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How to reference a website or web page

   

Uncertainties and mistakes in referencing a web page or website

Undated web pages

I am frequently emailed to ask the date of a page on one of my websites so that a student can reference it. My answer is always the same: Although the date of publication of a book or journal article remains the same, websites,  by their very nature, can and usually do get updated frequently. Then the date of publication of a particular version is unknown to anyone but the author or webmaster, who may not have kept a record anyway.

The accepted way to reference the date of a web page is to give the date that you personally accessed it for use in your own work. This is not something that anyone can check and it may not be helpful for a reader if the web page changes, but there it is.

The date accessed should be placed in square brackets at the end of a web reference. Follow the norms of your discipline for punctuation, capitalisation, italics and underlining etc. As explained in the page on citing literature, even different academic journals use different housestyles within the standard framework. However, see below for examples.

Web pages and websites with no stated author

It is very common indeed for web pages and websites to have no apparent author, and students can be concerned about how they should be referenced.

Where no author seems to be stated on a web page or website, look for it in copyright statements or contact information and bear in mind that the 'author' may be an organisation of some sort. If you really can't find an author, start the reference with the title.

The general rule is not just to leave part of a reference out but to state clearly in some way that it can't be found. See the examples below.

Examples of referencing web pages and websites

Referencing in a list of references / bibliography**

Bearing in mind that your housestyle for punctuation, capitalisation, italics and underlining etc. would probably need to be different, the reference of an undated web page would need to be in the form:

Author, undated, Title of page, web address, i.e. URL [date accessed]

So suppose for example that you wanted to reference this page and that you looked at it on January 23rd 2015. The reference would be:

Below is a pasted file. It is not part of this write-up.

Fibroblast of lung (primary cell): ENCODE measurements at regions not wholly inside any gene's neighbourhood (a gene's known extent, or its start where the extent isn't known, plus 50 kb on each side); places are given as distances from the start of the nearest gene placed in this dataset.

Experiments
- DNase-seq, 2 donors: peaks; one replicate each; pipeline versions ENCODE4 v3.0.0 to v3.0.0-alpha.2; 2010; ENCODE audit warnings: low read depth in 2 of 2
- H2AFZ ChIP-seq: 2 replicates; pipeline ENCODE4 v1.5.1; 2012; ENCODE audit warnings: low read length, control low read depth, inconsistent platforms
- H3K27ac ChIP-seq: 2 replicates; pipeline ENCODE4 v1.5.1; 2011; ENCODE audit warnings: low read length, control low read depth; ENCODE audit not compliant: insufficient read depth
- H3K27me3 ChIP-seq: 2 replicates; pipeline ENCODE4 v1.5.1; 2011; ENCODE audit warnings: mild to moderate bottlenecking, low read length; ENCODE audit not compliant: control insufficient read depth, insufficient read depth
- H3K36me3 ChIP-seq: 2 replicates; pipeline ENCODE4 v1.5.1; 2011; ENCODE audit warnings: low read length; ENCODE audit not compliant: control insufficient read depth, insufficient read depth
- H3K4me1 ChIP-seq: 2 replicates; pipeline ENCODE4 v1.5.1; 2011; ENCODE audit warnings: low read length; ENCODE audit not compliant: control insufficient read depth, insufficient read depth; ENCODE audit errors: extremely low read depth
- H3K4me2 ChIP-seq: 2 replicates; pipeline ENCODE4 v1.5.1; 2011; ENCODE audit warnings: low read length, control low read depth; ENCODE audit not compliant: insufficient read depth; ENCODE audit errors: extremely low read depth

Cryer, P., undated, How to reference a website or web page, www.postgradresources.info/student-resources12b-lit-rev-use.htm [accessed 23/01/2015]

If this page did not appear to have an author, which of course it does, and that you accessed it on January 23rd 2015, its reference in a list of references should be as follows - within of course the constraints of your housestyle for punctuation, capitalisation, italics and underlining etc.:

How to reference a website or web page, undated, www.postgradresources.info/student-resources12b-lit-rev-use.htm [accessed 23/01/2015]

Referencing within text

If your housestyle for references within text uses footnotes or endnotes, a web page will simply be referenced in the main text with a number and then in a list as shown above. Otherwise write in the form:

... (Author, undated) ...

Taking this web page as an example, assuming that there are more than one reference to it:

... (Cryer, P. undated a) ...

And:

... (Cryer, P. undated b) ...

Etc.

More information

Again, if your housestyle for references uses footnotes or endnotes, a web page will simply be references within the text with a number. Otherwise write in the form:

... (Title of web page, undated) ...

Reference just the website if you are writing in general terms rather than referencing a specific point. So, for example, you might write in the main text:

... Free advice and suggestions for research students are available on the internet (e.g. Cryer, P., undated). These provide ....

Or, if no author were mentioned:

... Free advice and suggestions for research students are available on the internet (e.g. Educational Resources for Postgraduate Research, undated). These provide ...

© Pat Cryer


* 'Supervisor' is a shorthand for 'research degree supervisor', 'advisor' or 'tutor', and applies to varying extents for all research degrees: PhD, DPhil. MPhil, Prof Doc and even undergraduate and masters' projects. In some countries, notably the USA, a 'supervisor' is known as an 'advisor'.

** The terms 'references' and 'bibliography' are used interchangeably in some subject areas. In other subject areas 'references' are what are referred to in the writing, whereas a 'bibliography' lists what was consulted to aid thinking although not referred to directly in the writing. You must follow the norms of your discipline.